Report: Optimism slows for small businesses in March

Job creation was a bright spot in the report, with employers adding the workers at the highest average rate in a year, reflecting job gains for the fourth straight month, according to the report. 

In a separate private-sector measure of job growth, ADP's figures have shown that small businesses are starting to lead the way on the job-creation front. 

For the 47 percent of owners who hired or tried to hire in the last three months, 36 percent (77 percent of those trying to hire or hiring) reported few or no qualified applicants for open positions. 

"Confidence in the economy is crucial for small businesses and is an essential component to growth," said House Small Business Committee Chairman Rep. Sam GravesSamuel (Sam) Bruce GravesLawmakers left with more questions than answers on Trump infrastructure plan Five obstacles to Trump's infrastructure ambitions White House still eyeing gas tax hike to pay for infrastructure plan MORE (R-Mo.).  

"However, many of the federal government policies being promoted by this administration are creating confusion rather than confidence." 

Dunkelberg expressed concern that small businesses won't grow much this year, especially with a lack of concrete fiscal and budget policies coming out of Washington.

"For the sector that produces half the private GDP [gross domestic product] and employs half the private sector workforce, the fact that they are not growing, not hiring, not borrowing and not expanding like they should be, is evidence enough that uncertainty is slowing the economy,” he said.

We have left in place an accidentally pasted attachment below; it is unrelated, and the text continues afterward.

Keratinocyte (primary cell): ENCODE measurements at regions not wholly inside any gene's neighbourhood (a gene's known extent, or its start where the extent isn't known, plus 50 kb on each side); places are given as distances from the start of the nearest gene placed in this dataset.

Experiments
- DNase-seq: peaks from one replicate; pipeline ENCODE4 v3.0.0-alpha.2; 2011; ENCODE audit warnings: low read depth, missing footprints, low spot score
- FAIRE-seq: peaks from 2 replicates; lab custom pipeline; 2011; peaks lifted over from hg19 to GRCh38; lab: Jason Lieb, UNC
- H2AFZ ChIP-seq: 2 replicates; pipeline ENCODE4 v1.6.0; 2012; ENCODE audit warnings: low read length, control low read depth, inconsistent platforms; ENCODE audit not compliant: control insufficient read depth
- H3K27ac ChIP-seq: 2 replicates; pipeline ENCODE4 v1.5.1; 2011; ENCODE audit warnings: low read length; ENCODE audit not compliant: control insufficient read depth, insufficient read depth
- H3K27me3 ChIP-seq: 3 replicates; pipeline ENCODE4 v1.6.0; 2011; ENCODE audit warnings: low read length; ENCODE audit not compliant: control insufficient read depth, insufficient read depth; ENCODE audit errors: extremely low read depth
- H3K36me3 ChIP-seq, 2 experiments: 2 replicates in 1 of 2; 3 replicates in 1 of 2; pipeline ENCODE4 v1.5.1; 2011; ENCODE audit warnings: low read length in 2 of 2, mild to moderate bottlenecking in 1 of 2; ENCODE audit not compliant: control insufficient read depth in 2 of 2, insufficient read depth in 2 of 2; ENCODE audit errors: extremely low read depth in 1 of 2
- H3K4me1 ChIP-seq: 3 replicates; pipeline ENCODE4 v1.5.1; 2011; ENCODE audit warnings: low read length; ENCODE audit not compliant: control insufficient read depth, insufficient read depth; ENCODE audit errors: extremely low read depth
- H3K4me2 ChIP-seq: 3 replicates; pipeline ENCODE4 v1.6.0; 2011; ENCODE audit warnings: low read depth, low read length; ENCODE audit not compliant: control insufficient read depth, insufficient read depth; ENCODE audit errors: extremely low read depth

In the March report, more than three-quarters of business owners reported that they expect business conditions in six months to remain the same as they are now or worsen. 

The greatest business problem is taxes and regulations for 23 percent of firms and red tape for 21 percent. 

A near record-low percentage — 3 percent — of small-business owners say that credit is their top business problem.

Sales are still struggling to pick up pace but showed some improvement, with firms reporting sales over the past three months of negative 7 percent, an improvement of 2 points and the best reading in eight months. 

All told, 17 percent say weak sales are their top business problem, a one point improvement over February. 

Businesses are still holding back on business investment, with capital outlays over the past six months rising 1 point to 57 percent, rising steadily since January, though by very small amounts. 

Only 4 percent of owners surveyed characterized the current period as a good time to expand facilities (down 1 point), a very weak number.